The charges in the first year include a 14 per cent sales charge, an administration charge (7 per cent for the first Rs 20,000 and 3 per cent for the remaining Rs 30,000) and underwriting charges, which are deducted monthly. Besides, mortality charges or the charges for the life cover are also deducted. For the remaining nine years a 3.5 per cent sales charge and an administrative charge of 4 per cent (for the first Rs 20,000 and 2 per cent for the remaining Rs 30,000) are levied in addition to mortality charges. Fund management fee of 1.5 per cent (equity) and brokerage are also charged. This cost is built into the calculation of net asset value. On maturity - that is, after 10 years - Sara would receive the sum assured of Rs 532,000 or the market value of the units whichever is higher. Assuming the growth rate in the market value of the units to be 6 per cent per annum Sara would receive Rs 581,500; assuming the growth rate in the market value of the units to be 10 per cent, Sara would receive Rs 7,24,400. In case of Sara's untimely death at the end of the ninth year, his beneficiaries would receive the sum assured of Rs 532,000 or the market value of the units whichever is higher. Assuming the growth rate in the market value of units is 6 per cent per annum, the value of investment would be Rs 510,200. However, his family will get Rs 532,000 as it is the sum assured.

Assuming a growth rate of 10 per cent per annum, the value of units at the end of the ninth year would be Rs 621,900. Hence, the beneficiaries would get Rs 621,900. Unit-linked insurance plans — The honey and the sting

THE equity market, when it is all abuzz, has the magical quality of morphing into a honeycomb. Investors swarm it, lured by the prospect of high returns. It is no different now. Investors — those that deployed funds directly or through the mutual funds route — have had a rich harvest of honey. Another class of investors that has reason to smile is the one that invested in equity-oriented schemes of unit-linked insurance plans. These plans enable investors track the performance of their net asset values everyday. With companies having unit-linked products wasting no time to broadcast accomplishments, the advertising business is also abuzz. While mentions in business dailies are par for the course, it is not uncommon to see hoardings announcing the spectacular returns that such plans have delivered.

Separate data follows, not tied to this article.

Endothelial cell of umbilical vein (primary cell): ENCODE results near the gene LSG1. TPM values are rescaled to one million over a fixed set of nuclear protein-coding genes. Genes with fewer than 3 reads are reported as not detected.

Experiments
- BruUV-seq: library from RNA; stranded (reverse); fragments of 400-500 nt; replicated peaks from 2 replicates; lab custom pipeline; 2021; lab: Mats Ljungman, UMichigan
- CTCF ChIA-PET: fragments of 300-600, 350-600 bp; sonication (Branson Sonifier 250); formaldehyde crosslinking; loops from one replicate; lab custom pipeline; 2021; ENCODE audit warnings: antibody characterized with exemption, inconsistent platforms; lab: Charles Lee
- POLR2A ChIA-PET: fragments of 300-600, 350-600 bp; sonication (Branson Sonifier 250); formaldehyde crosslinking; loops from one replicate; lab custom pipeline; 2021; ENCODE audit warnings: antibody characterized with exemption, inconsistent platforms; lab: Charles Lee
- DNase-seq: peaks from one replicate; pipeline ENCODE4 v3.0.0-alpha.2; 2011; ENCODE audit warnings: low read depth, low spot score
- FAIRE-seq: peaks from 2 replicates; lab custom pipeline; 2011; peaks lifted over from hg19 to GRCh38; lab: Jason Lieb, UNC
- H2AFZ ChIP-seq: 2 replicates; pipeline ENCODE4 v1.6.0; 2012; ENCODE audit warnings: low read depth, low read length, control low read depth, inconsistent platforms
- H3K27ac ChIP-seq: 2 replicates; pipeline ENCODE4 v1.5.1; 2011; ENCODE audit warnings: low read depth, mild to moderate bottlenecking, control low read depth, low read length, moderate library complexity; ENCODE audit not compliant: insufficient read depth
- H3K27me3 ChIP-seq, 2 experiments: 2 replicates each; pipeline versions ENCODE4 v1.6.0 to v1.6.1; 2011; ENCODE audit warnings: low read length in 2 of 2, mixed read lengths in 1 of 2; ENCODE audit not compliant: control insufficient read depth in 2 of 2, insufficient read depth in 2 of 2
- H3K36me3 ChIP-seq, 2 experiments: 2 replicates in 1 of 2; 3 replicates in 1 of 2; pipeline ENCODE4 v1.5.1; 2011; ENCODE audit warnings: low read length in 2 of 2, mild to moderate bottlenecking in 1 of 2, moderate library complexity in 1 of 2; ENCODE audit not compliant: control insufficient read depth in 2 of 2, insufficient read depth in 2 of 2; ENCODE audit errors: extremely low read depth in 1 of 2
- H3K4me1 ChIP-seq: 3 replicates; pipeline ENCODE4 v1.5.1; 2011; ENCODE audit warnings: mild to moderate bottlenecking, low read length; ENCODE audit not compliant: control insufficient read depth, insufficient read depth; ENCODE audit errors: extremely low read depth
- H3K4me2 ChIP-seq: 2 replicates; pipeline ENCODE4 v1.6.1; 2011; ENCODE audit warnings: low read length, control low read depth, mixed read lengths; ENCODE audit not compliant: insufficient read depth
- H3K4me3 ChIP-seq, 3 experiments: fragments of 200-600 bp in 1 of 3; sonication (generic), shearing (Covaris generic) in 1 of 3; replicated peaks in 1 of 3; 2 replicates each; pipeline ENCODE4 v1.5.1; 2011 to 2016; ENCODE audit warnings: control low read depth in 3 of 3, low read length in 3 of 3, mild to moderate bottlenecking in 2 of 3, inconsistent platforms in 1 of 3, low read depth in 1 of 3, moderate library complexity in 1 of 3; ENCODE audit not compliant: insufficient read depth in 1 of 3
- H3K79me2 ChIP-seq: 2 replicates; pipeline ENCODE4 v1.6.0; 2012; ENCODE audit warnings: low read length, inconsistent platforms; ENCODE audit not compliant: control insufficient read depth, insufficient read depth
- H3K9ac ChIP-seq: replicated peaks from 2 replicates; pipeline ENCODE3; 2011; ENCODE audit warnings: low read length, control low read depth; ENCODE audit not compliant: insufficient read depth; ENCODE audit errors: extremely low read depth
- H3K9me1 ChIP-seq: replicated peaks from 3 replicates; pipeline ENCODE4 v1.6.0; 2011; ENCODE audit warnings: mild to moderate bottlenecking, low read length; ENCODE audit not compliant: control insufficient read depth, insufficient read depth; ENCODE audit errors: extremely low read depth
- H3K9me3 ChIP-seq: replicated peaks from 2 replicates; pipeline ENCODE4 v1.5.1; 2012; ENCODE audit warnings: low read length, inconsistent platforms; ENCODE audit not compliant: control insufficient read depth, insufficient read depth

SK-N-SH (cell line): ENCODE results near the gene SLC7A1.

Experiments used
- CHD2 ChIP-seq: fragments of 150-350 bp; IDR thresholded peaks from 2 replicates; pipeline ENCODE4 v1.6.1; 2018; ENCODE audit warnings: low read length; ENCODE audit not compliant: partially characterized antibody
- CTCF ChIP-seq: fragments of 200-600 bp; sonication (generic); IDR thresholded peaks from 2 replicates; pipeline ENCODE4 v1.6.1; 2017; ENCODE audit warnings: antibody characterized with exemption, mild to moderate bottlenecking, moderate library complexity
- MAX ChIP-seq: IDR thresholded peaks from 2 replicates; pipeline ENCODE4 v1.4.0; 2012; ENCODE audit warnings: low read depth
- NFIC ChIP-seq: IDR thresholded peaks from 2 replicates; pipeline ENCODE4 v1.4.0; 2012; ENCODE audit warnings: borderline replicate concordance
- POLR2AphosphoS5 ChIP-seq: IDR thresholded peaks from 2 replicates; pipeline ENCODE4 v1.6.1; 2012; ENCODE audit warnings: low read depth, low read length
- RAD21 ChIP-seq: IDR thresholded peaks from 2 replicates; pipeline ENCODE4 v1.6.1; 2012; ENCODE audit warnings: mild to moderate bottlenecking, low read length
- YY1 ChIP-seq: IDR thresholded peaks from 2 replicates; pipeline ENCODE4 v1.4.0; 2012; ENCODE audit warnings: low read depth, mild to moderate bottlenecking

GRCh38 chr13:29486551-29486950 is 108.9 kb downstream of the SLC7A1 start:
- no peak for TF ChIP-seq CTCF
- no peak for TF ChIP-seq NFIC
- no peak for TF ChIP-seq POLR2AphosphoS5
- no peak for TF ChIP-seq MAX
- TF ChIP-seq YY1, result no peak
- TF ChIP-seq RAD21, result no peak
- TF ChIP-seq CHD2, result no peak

The temptation to get carried away by the hype can be irresistible, but now is the time to exercise some discretion. A look at how suitable the unit-linked plans are from an insurance perspective, and what factors investors need to consider. High returns and sustainability The high-decibel advertising campaigns may lead investors to believe that the returns generated over the past few months are sustainable. Nothing could be farther from the truth. To draw a parallel, similar advertisements were put out by mutual funds during the heady days of the market in the mid-1990s. For instance, campaigns with such punchlines as "100 per cent return in 10 months" were common. Investors who entered such funds were left high and dry when the market tanked. Suitability of options Unit-linked insurance plans usually offer three schemes: One oriented towards debt and money-market instruments, another with a tilt towards equities, and a third that seeks to achieve a mix of investing in both equities and debt. If one opts for the plan that invests primarily in equity, the buzzing market could lead to windfall returns. However, should the buzz die down, investors could be left stung. If one invests in a unit-linked pension plan early on, say 25, one can afford to take the risk associated with equities, at least in the plan's initial stages. However, as approaches retirement the quantum of returns should be subordinated to capital preservation. At this stage, investing in a plan that has an equity tilt may not be a good idea.

Fund management style Considering that unit-linked plans are relatively new launches, their short history does not permit an assessment of how they will perform in different phases of the stock market. Even if one views insurance as a long-term commitment, investments based on performance over such a short time span may not be appropriate. What has happened over the past few months is that such plans have participated in the broad-based rally in the market to deliver high returns. However, these returns are certainly not an index of what investors can expect in the future.